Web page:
The process of euthanasia

Euthanasia should be a quick, peaceful and virtually pain-free procedure for your pet, regardless of where it is performed. The standard euthanasia process for adult dogs and cats is as follows:

1. Your pet is made as comfortable as possible, for example lying on a soft bed.

2. A nurse or other suitable assistant will usually help to hold your pet; if you are present for the euthanasia (see Should I be present?) it is usually possible for you to continue to stroke, talk to and comfort your pet.

3. The veterinarian will clip a patch of fur on one of your pet’s legs – usually a front leg – over the site of a blood vessel (vein).

4. The veterinarian may then place an intravenous catheter (cannula) into the vein and check that it is working fine by flushing some saline solution through the catheter.

Rather than placing an intravenous catheter, your veterinarian may instead elect to inject the euthanasia solution directly from a syringe via a needle into the vein ('off the needle'). The use of an intravenous catheter is recommended in the majority of cases as it ensures that the euthanasia solution does not leak out of the vein which can be painful. In addition, once the catheter is placed, it is usually then possible to relax the restraint on your pet and allow you more access to him/her while euthanasia is performed. However using an intravenous catheter may not be the best option for a small proportion of pets where it can prove more distressing than the 'off the needle' method. You should feel free to discuss the options with your vet; please note that some practices will charge a small additional fee for the use of an intravenous catheter and you may need to clarify this.

In some cases a sedative is administered to relax your pet and allow the intravenous catheter to be placed with minimum distress, or once the intravenous catheter has been placed to ensure euthanasia goes smoothly. However this is not done in all cases and it depends for example on the behaviour and demeanour of your pet and other circumstances related to the euthanasia. It is advisable to discuss this beforehand with your practice and clarify your wishes in advance; where there is any doubt, the use of a sedative is recommended.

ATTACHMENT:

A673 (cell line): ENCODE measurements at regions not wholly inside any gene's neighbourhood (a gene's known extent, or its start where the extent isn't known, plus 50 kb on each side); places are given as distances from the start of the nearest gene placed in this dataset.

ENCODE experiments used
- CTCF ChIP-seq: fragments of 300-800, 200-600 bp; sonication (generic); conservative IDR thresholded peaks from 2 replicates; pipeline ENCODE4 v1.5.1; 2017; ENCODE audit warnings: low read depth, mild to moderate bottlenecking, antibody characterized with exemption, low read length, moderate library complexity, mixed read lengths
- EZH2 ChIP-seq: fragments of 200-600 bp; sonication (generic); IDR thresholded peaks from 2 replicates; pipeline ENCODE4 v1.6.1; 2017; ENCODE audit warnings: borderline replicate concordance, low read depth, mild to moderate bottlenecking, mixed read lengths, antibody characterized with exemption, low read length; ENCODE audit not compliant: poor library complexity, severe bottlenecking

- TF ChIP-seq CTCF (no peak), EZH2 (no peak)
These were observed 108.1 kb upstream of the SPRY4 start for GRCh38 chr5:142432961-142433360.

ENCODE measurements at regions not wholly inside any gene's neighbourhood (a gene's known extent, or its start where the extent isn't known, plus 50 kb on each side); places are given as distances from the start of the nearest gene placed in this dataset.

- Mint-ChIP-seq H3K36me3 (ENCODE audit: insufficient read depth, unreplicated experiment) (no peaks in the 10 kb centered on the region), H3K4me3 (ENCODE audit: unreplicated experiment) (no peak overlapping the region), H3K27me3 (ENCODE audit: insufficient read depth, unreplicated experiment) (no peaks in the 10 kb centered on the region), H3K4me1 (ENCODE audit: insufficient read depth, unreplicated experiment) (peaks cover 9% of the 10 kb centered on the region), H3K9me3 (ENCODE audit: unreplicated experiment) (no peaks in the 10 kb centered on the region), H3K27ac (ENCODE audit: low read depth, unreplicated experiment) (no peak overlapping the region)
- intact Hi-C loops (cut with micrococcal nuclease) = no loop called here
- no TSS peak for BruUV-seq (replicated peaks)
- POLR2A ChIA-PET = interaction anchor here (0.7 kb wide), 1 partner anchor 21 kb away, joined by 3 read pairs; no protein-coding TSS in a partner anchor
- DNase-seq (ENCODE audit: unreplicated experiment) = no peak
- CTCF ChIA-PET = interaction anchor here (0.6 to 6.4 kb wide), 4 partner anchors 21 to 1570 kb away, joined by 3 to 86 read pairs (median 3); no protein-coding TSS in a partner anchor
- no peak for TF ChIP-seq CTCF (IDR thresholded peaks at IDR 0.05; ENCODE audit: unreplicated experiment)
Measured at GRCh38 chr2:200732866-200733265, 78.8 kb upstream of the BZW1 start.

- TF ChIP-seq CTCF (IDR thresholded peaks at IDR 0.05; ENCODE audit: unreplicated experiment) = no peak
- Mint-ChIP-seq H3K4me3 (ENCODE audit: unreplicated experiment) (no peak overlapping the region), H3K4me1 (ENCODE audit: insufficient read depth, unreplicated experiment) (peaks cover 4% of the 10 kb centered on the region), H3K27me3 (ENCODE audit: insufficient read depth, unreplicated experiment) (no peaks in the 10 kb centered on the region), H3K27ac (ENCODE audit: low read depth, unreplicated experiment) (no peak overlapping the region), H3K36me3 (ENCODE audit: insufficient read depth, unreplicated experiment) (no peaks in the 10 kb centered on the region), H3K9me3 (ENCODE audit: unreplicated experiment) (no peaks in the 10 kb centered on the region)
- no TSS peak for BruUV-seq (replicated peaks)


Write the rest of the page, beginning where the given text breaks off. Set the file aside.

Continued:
5. The next step is for the vet to administer the euthanasia solution via the intravenous catheter. The euthanasia solution contains a drug called pentobarbital that used to be used as a general anaesthetic drug; the current solutions used are often coloured blue, yellow or pink. Euthanasia is essentially achieved by administering an overdose of this anaesthetic drug and your pet will therefore be unconscious at the time of death; he/she will experience no awareness of the end of their life. The drug works very quickly, typically within seconds, and causes your pet’s muscles to relax, breathing to cease, and finally heart to stop beating. The vet will check your pet’s heart has stopped beating and confirm to you that ‘he/she has gone’.

Note that in some cases the animal may void urine or stools or for example gasp or twitch. It is essential to realise that these are reflexes that can occur despite the lack of a heart beat and you should not interpret these reflexes as a sign that your pet is still alive.

It is also important to realise that when animals die their eyes typically remain open.

Following euthanasia, you can if you want spend a few moments alone with your pet saying goodbye depending on the aftercare arrangements. Some people like to take a tuft of fur or a whisker or the pet tag/collar as a memento.

Please note that the above euthanasia process applies to the euthanasia of adult dogs and cats and the process may vary with other species or for puppies/kittens although the same euthanasia solution is used. For example, with rabbits a leg vein may be used as for dogs/cats but sometimes a vein in the ear is used depending on the rabbit’s size. Rodents and small furries are often anaesthetised in an anaesthetic induction gas chamber before the euthanasia solution is applied into the abdominal cavity (around the liver). You should discuss the euthanasia process for your particular pet with your practice beforehand.